Lafayette resident Vaughn Gordon inside the U.S. Capitol on Jan. 6, 2020. Gordon was among the hundreds of people who stormed the building, interrupting Congress' certification of the Electoral College. He said he remained peaceful and did not vandalize the building. 

Vaughn Gordon apologized for his hoarse voice before addressing the gathered crowd of 50 people in front of the State Capitol on Saturday afternoon.

“Tear gas will do that to you,” said Gordon, 50.

Gordon, of Lafayette, said he was among the rioters who stormed the U.S. Capitol on Wednesday, disrupting Congress’ certification of the 2020 election results and sending senators and representatives into lockdown for hours.

Gordon said he was able to wander the building for nearly two hours. He said he remained peaceful while in the building and did not vandalize anything.

He posted several selfies in the Capitol rotunda and other photos, which he shared with The Advocate.

“You’re looking at what by mandate is a felon because I entered into the Capitol during the riot,” Gordon told the gathered crowd. “I say riot because that’s what it was.”

Gordon traveled to Washington with his friend Robert Besson for Wednesday’s “Stop the Steal” rally that turned violent after attendees were urged by President Donald Trump to march to the Capitol in force during remarks in which Trump repeated his unsubstantiated claim that his election defeat was fraudulent. Five people, including a Capitol Police officer, died during the riot.

Gordon and Besson, a 30-year-old from Lafayette, listened to Trump’s speech in front of the White House on Wednesday morning before joining the scores of Trump supporters who marched to Capitol Hill. The pair said they were walking toward the eastern steps of the Capitol — the same place where President-elect Joe Biden is set to be inaugurated on Jan. 20 — before they were separated in the crowd as tear gas canisters went off around them.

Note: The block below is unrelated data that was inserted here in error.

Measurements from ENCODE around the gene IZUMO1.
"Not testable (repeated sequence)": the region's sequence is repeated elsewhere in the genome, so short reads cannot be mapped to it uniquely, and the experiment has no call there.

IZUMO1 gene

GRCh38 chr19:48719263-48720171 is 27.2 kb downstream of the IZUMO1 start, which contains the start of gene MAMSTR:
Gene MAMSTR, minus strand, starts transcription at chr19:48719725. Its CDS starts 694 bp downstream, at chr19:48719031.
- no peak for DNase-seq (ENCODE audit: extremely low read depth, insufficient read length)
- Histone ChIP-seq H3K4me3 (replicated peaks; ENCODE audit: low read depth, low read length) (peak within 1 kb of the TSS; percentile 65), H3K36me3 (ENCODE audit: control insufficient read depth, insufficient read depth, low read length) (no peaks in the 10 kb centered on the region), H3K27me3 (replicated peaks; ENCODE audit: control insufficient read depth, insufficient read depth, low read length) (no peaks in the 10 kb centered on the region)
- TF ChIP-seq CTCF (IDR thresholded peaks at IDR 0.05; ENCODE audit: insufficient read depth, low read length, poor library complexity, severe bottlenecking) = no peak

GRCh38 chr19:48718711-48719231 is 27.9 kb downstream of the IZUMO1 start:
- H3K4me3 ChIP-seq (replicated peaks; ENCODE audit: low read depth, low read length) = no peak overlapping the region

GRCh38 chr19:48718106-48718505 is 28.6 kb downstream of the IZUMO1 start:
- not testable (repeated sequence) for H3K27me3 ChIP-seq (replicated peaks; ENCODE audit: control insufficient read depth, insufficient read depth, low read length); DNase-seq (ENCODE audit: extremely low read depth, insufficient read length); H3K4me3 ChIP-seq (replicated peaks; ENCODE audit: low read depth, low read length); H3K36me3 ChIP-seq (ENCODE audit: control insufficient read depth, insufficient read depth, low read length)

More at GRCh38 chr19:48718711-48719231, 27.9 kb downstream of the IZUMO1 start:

Gordon said he continued up the steps and entered the building because tear gas drove him inside. Besson remained outside on the steps to look for Gordon, he said.


A photo from inside the U.S. Capitol Crypt that Lafayette resident Vaughn Gordon took on Jan. 6, 2020. Gordon was among the hundreds of people who stormed the building, interrupting Congress' certification of the Electoral College. He said he remained peaceful and did not vandalize the building. 

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“It was chaos. It was mayhem. It was surreal,” Gordon said. “But I can tell you right now, the rampant destruction and the violence that they’re talking about us is not true."

Police at the scene said they recovered two pipe bombs -- one outside the Democratic National Committee and one outside the Republican National Committee -- and a cooler from a vehicle that had a long gun and Molotov cocktail on Capitol grounds.

During Wednesday's violence, Capitol Police Officer Brian Sicknick was wounded in a confrontation with attackers and was reportedly struck by a fire extinguisher. He died Thursday night. Another officer was crushed in a doorway, but it’s unclear what happened to that officer, whose plight was captured on camera and shared by the progressive organization Status Coup.

Gordon said he was about 20 feet away from the woman who was shot by Capitol Police inside the building, Ashli Babbitt. The pair led a moment of silence for Babbitt on Saturday before sharing their story.

Besson said people of all ages were outside the Capitol, including young children and the elderly. He said he broke up a fight at one point and walked back down the stairs when police in riot gear emerged from inside the building and pushed the crowd back.

“They call us terrorists because we were there wanting to have a peaceful protest,” Besson said, blaming a handful of “bad actors” for the violent scenes.

Gordon hasn’t been contacted by law enforcement, he said, but made his story known because he said he didn’t want to hide and felt he hadn’t done anything wrong. He spoke to the crowd on Saturday carrying a black flag attached to a stick that he said he used to shield himself from the batons of Capitol Police.

Both men agreed the violence in the Capitol has distracted from their original goal of a peaceful protest against Congress’ Electoral College certification. Numerous courts have rejected claims of widespread voter fraud during the election, but Trump has continued to claim otherwise with no evidence.

“We were demonized. We were vilified for showing up and wanting to have our voices heard,” Besson said.

The Associated Press contributed to this report.